Companies listed in the UK paid a record £16.6bn ($20.61bn) in the form of dividends to investors in the final quarter of 2016. This marked a year-on-year increase of £5.2bn, according to Capita Asset Services' UK Dividend Monitor.
The rise in dividends in the fourth quarter pushed the total in 2016 to £84.7bn, which was 6.6% higher than 2015.
Around 90% of this increase was attributed to the decline in the value of the pound following the Brexit vote. The devaluation of the pound had made payments in dollars or euros more valuable. The monitor noted that two-fifths of payouts by UK-listed groups were in these currencies. The remaining 10% of the increase was attributed to special dividend payouts.
Shell paid the maximum dividend totalling £11.1bn, which made it the largest dividend paying company in the world.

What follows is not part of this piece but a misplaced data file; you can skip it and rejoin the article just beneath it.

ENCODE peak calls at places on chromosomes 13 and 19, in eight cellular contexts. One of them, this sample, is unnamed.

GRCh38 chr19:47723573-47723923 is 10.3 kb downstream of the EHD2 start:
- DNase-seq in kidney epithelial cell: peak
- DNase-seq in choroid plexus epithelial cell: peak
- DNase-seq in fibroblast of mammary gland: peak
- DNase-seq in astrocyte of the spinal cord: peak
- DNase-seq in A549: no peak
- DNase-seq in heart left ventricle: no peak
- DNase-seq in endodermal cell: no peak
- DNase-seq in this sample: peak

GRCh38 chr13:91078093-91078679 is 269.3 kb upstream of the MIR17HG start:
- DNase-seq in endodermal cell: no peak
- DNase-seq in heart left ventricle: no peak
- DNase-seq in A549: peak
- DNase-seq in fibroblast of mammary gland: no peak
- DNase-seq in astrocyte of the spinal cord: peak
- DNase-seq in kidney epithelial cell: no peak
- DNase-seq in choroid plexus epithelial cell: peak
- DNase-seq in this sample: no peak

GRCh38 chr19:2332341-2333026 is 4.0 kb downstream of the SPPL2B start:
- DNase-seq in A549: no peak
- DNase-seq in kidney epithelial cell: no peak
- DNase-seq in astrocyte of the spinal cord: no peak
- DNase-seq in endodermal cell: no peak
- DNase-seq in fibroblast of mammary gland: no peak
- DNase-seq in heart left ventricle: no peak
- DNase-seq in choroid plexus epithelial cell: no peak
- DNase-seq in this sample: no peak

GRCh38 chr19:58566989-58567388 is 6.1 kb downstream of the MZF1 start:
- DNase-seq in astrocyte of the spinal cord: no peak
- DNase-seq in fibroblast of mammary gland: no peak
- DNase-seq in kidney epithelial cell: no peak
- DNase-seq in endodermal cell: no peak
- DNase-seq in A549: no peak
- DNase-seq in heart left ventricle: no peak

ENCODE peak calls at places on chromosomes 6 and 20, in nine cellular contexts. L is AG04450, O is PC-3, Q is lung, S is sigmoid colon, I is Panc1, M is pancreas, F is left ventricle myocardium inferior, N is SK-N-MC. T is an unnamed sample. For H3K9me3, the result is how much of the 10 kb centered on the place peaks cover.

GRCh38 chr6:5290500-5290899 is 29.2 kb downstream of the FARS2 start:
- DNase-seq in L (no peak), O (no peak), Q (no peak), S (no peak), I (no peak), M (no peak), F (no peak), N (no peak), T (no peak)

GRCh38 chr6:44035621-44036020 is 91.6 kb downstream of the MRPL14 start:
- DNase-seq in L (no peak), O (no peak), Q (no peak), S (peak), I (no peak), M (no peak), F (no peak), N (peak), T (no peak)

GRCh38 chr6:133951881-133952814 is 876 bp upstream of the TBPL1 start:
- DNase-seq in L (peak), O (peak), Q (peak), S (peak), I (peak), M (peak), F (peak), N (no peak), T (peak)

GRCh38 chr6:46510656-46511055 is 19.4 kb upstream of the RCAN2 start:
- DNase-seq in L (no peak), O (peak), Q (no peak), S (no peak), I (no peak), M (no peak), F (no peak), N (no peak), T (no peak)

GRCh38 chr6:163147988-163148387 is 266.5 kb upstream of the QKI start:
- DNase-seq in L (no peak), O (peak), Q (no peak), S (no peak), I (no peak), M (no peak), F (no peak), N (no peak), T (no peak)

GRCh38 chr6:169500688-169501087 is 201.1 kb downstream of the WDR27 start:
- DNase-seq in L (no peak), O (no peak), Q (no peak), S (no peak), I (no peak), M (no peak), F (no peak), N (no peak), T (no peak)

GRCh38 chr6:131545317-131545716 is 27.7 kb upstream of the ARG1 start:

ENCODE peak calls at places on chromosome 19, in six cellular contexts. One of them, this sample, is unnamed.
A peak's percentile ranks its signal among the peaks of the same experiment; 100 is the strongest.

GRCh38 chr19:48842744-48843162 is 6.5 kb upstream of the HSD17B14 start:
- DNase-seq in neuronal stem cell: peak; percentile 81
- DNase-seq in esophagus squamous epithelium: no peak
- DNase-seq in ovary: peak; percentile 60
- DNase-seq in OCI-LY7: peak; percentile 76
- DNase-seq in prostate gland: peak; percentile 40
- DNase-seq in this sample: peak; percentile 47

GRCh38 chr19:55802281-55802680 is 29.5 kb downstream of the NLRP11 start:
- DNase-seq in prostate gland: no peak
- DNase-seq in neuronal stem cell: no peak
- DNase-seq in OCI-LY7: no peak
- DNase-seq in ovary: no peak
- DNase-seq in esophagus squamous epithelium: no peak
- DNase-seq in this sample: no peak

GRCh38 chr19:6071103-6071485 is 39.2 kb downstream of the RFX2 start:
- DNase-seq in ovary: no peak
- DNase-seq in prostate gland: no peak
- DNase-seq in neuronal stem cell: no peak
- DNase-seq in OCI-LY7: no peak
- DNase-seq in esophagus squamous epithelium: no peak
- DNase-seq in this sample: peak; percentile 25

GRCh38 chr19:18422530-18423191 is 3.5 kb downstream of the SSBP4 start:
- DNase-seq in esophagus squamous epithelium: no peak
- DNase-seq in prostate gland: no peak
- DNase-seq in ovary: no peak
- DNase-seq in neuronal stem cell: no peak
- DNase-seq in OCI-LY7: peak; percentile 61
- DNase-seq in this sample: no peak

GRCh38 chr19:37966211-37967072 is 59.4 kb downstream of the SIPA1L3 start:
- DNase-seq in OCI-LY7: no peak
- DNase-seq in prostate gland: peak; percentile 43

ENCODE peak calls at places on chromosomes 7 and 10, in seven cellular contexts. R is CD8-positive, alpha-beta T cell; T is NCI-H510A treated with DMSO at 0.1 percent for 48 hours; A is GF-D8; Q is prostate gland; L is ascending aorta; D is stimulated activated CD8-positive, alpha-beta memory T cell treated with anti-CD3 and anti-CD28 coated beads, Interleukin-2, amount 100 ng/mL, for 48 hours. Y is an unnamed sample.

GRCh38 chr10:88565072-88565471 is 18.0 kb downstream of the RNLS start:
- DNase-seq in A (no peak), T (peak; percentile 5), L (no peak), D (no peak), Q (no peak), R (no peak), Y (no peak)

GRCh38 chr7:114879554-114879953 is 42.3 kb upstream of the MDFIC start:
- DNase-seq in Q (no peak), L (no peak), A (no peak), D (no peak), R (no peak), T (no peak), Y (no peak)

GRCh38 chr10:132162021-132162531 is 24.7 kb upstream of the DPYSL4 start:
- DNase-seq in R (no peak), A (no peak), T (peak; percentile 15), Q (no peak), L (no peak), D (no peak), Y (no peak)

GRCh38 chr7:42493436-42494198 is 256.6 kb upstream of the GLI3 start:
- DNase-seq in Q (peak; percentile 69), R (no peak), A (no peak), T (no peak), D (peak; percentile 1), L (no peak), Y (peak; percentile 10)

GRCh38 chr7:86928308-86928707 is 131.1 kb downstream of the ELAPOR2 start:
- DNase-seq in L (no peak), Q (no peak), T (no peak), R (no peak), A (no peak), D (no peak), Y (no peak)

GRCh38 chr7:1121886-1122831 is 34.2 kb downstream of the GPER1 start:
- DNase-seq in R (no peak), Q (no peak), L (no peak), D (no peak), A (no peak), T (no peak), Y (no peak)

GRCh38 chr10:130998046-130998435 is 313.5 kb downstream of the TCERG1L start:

HSBC and GlaxoSmithKline were the second and third largest dividend payers, respectively. For 2016, the UK banking firm had paid dividends to the tune of £7.5bn. The top five dividend paying companies accounted for 38% of total UK dividends paid out in 2016. This percentage was up from one-third in 2015.
Sector-wise, Capita said dividend paid by mining companies had decreased to their lowest level since 2009. They had paid just £3.3bn in 2016, down 50% on-year. However, the low dividend payout was offset by higher payouts by consumer goods firms and banks.
Commenting on the findings, Justin Cooper, CEO of shareholder solutions at Capita told the Financial Times, "2016 was an unusual year for dividends. It started pessimistically with a raft of high-profile cuts taking their toll. But the second-largest haul of special dividends on record, with the added alchemy of huge exchange rate gains following the pound's devaluation in the summer, ultimately turned a rather leaden year golden."